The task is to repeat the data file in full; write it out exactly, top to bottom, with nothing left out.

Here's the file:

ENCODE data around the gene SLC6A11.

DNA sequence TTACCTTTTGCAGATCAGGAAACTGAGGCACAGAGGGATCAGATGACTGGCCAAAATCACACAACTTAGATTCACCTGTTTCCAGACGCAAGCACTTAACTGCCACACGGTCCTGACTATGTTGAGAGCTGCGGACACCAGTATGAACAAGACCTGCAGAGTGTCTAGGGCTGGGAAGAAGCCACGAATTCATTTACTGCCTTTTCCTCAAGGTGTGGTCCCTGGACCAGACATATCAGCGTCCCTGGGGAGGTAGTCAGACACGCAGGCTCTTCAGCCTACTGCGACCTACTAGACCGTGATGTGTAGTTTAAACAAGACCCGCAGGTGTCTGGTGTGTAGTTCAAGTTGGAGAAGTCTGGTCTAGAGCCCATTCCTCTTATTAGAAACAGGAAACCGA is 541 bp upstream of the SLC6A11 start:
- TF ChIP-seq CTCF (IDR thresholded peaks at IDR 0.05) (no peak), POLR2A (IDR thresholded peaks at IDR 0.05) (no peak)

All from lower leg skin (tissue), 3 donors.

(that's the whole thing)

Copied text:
ENCODE data around the gene SLC6A11.

DNA sequence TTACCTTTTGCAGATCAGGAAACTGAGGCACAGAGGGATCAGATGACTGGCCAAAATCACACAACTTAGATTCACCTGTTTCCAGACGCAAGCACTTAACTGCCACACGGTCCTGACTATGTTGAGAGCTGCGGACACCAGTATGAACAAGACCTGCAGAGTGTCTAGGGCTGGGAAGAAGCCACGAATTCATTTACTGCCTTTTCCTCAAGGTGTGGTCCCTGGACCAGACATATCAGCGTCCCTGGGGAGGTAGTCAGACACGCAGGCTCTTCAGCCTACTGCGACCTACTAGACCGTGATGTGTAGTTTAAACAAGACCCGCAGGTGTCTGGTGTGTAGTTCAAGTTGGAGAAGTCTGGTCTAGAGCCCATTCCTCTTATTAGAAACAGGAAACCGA is 541 bp upstream of the SLC6A11 start:
- TF ChIP-seq CTCF (IDR thresholded peaks at IDR 0.05) (no peak), POLR2A (IDR thresholded peaks at IDR 0.05) (no peak)

All from lower leg skin (tissue), 3 donors.